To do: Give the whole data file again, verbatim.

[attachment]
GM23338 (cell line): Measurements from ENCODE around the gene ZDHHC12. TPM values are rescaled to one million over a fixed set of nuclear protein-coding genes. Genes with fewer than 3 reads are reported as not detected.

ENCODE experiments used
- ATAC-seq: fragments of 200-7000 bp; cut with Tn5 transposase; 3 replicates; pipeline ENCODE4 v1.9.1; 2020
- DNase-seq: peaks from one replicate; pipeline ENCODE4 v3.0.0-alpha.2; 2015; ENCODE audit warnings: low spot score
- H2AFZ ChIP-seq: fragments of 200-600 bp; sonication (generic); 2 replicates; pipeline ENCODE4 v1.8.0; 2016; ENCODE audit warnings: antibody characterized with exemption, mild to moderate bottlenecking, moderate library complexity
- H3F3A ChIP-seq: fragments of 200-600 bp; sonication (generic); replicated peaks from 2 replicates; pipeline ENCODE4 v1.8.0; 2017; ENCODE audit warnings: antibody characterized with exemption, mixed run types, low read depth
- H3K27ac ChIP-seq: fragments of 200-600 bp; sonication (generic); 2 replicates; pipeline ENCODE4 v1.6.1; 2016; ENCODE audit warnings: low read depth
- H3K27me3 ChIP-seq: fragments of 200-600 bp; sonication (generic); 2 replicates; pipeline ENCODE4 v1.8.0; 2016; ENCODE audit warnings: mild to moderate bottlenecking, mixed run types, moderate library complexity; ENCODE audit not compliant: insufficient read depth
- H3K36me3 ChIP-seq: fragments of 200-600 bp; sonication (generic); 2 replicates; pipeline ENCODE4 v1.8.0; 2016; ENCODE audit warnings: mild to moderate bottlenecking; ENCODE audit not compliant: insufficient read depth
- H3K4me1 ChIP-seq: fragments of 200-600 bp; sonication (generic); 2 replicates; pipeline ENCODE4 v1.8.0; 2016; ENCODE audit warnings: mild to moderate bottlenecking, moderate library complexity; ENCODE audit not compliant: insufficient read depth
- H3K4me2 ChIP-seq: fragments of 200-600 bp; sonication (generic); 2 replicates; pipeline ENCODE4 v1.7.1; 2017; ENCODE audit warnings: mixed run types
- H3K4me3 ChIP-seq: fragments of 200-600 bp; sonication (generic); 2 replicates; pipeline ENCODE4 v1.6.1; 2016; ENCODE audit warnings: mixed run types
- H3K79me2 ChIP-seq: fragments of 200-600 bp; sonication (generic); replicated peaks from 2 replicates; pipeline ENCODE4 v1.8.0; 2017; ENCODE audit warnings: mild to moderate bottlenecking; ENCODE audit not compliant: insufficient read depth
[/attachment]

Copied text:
GM23338 (cell line): Measurements from ENCODE around the gene ZDHHC12. TPM values are rescaled to one million over a fixed set of nuclear protein-coding genes. Genes with fewer than 3 reads are reported as not detected.

ENCODE experiments used
- ATAC-seq: fragments of 200-7000 bp; cut with Tn5 transposase; 3 replicates; pipeline ENCODE4 v1.9.1; 2020
- DNase-seq: peaks from one replicate; pipeline ENCODE4 v3.0.0-alpha.2; 2015; ENCODE audit warnings: low spot score
- H2AFZ ChIP-seq: fragments of 200-600 bp; sonication (generic); 2 replicates; pipeline ENCODE4 v1.8.0; 2016; ENCODE audit warnings: antibody characterized with exemption, mild to moderate bottlenecking, moderate library complexity
- H3F3A ChIP-seq: fragments of 200-600 bp; sonication (generic); replicated peaks from 2 replicates; pipeline ENCODE4 v1.8.0; 2017; ENCODE audit warnings: antibody characterized with exemption, mixed run types, low read depth
- H3K27ac ChIP-seq: fragments of 200-600 bp; sonication (generic); 2 replicates; pipeline ENCODE4 v1.6.1; 2016; ENCODE audit warnings: low read depth
- H3K27me3 ChIP-seq: fragments of 200-600 bp; sonication (generic); 2 replicates; pipeline ENCODE4 v1.8.0; 2016; ENCODE audit warnings: mild to moderate bottlenecking, mixed run types, moderate library complexity; ENCODE audit not compliant: insufficient read depth
- H3K36me3 ChIP-seq: fragments of 200-600 bp; sonication (generic); 2 replicates; pipeline ENCODE4 v1.8.0; 2016; ENCODE audit warnings: mild to moderate bottlenecking; ENCODE audit not compliant: insufficient read depth
- H3K4me1 ChIP-seq: fragments of 200-600 bp; sonication (generic); 2 replicates; pipeline ENCODE4 v1.8.0; 2016; ENCODE audit warnings: mild to moderate bottlenecking, moderate library complexity; ENCODE audit not compliant: insufficient read depth
- H3K4me2 ChIP-seq: fragments of 200-600 bp; sonication (generic); 2 replicates; pipeline ENCODE4 v1.7.1; 2017; ENCODE audit warnings: mixed run types
- H3K4me3 ChIP-seq: fragments of 200-600 bp; sonication (generic); 2 replicates; pipeline ENCODE4 v1.6.1; 2016; ENCODE audit warnings: mixed run types
- H3K79me2 ChIP-seq: fragments of 200-600 bp; sonication (generic); replicated peaks from 2 replicates; pipeline ENCODE4 v1.8.0; 2017; ENCODE audit warnings: mild to moderate bottlenecking; ENCODE audit not compliant: insufficient read depth